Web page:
T u t o r i a l  -  Dynamic Parenting

 Skill Level: Intermediate 

Using this method, you can blend from one parent to the other, whereas with a regular hierarchy something is either a parent or it's not -- there are no kinda sorta parents.  There's none of that child neglect with this method; all parents can love the child equally.

This is a tremendously useful tool.  Besides the obvious uses, like being able to have a character pick up a glass from a table, it can be used for things like having two goals for an IK chain and being able to choose--and animate-- between them.

More what:
The parenting reads the world coordinates of the parents and sets the child's values to that.  There's also an on/off variable slider, so the parenting can be turned on or off at any time.  It can even be partially on.

I'm going to use a slight variation here: I'm not going to use Dynamic Parenting on the real child object.  I'm going to dynamically parent a null object, then use normal parenting to parent my child object to that null.  The reason for this is that the Dynamic Parent function will override the child's motion and will not allow you to keyframe it (unless the On/Off slider is set to off).  With this method, the child object can be animated at any time.

And now, Ladies and Gentlemen... Dynamic Parenting!
First let's create a slider and prepare it.  In Setup, go to the Add block on the Items sub-tab and create a slider and rename it to Dynamic_Parenting.  Then on the Values block which will appear below, rename xpos to ParentSelector and ypos to OnOff.  Lastly, turn off the channels you don't need by right-clicking on the Key Modifier buttons.

2) Load Box.lwo andSmallBall.lwo from the Objects\Tutorial_General\  folder, then clone the Box.  Rename them to Box_A and Box_B.

3) Add two null objects and name them Parent_A and Parent_B, then parent each to the box that matches the letter.  You'll see why we're using null objects a little bit later.  Basically, as you'll see, it gives us more freedom and control.  (Yes, I know that seems like a contradiction.)

4) Move the boxes away from each other so later you'll be able to see the parenting effect.

5) Add a Null called DP_Child_Null, then parent the SmallBall to it.

6) Go to the Command tab and create a New Variable on the Variables block.  Name it DynamicParenting on the Expression block.

7) On the Expression block, select  DynamicParent  from the functions pulldown list, then fill in the arguments:

  1. The first parent object.  Choose:  Parent_A

  2. The second parent object.  Choose:  Parent_B

  3. The child object.  Choose:  DP_Child_Null

  4. The position variable.  0 will parent it to Parent_A, and a 1 will parent it to Parent_B.  We want to be able to animate this so we'll use a slider.  Type (exactly):  [Dynamic_Parenting:chan[ParentSelector]]

  5. The degree of parenting.  0 is off, and 1 is on.  We want to be able to vary the degree, so we're going to put a slider as the variable.  Type (exactly):  [Dynamic_Parenting:chan[OnOff]]

After that's all filled out, apply the expression.

That's all there is to set up Dynamic Parenting.  However, you'll notice that the ball has disappeared.  It is inside one of the boxes.  The reason for this is that the parenting places the child at the pivot point of the parent, and the ball object is parented to DP_Child_Null, which is dynamically parented to Parent_A, which is now at the pivot point of Box_A.  To verify this, move the ParentSelector slider left and right.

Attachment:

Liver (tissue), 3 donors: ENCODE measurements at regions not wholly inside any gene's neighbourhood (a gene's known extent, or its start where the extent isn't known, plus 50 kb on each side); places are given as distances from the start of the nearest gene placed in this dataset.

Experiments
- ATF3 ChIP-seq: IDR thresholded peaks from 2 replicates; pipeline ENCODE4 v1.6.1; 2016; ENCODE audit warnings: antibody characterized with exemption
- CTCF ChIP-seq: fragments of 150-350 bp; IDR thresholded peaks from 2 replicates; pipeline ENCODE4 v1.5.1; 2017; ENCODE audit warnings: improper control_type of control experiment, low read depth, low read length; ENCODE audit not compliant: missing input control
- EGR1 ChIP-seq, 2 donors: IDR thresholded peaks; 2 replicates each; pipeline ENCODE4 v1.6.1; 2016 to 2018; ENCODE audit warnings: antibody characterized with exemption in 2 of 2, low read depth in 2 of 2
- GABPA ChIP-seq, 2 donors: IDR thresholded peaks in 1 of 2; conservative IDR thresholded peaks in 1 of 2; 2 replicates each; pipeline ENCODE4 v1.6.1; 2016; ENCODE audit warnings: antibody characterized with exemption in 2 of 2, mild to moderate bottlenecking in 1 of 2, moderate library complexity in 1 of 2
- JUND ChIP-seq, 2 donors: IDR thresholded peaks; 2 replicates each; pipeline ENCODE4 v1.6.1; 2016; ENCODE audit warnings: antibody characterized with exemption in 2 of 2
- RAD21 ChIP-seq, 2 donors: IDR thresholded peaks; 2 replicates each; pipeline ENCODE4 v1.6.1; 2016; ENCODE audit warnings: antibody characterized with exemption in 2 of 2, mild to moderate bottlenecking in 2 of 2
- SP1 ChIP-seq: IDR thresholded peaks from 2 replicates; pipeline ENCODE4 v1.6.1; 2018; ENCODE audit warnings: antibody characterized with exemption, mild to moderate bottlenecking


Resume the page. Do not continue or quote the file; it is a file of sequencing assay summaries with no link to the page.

8) Select Parent_A and move it up (Y axis) and you should see the ball come with it.  All you have to do is place it (Parent_A ) where you want on the box.  Whenever the ball is parented to it, it will go where the Parent_A  null is (even if the null's position is animated).  And the ball itself can be animated too.

9) Move the ParentSelector slider all the way to the right, then select Parent_B and position it (and therefore the ball) to where you want it.

Now, when you move the ParentSelector slider, you'll see the ball go to where you want it on each of the boxes. When you move the OnOff slider, you'll see the parenting itself turn on or off (or in between).  The DP_Child_Null'sposition can not be keyframed unless the OnOff slider is set to off, but the ball can always be keyframed, because it's just using regular parenting.

In the animation below (and in the finished scene file), the boxes and D_Child_Null are animated bouncing up and down, then the dynamic parenting is turned on and switched from one parent to the other, then turned off again.

So, the way you would use it is:  set up the Parent Nulls to where you want the child to go (like a table top and your character's hand), then dynamically parent a null object to go to those nulls.  Your real object will be parented to that Dynamic Parent null, so it can be animated on its own.  You could have the ball roll across the table and have the character pick it up, then move it around in his hand.

And that's the magic of Dynamic Parenting!

You can also add additional parents if necessary.  Just add a new null object for each additional parent, parent it, add the DynamicParent function, and you're all set.  (The next one may be one that chooses between Parent_A and Parent_C, for example.)

Then, of course,  you can go really crazy and put Dynamic Parenting on the parents!  That way you'll have an item that is dynamically parented to dynamically parented objects.  And so on, and so on.

A finished example of this tutorial is in the Scenes\Tutorials folder.  It is called Expressioins_DynamicParenting_01.fxs.  What you'll see in that scene are the parent boxes bouncing around, with the ball being parented back and forth, plus the ball doing its own animation, then the parenting being turned off.

Additional information:
General Info - Sliders
   General Info - Functions

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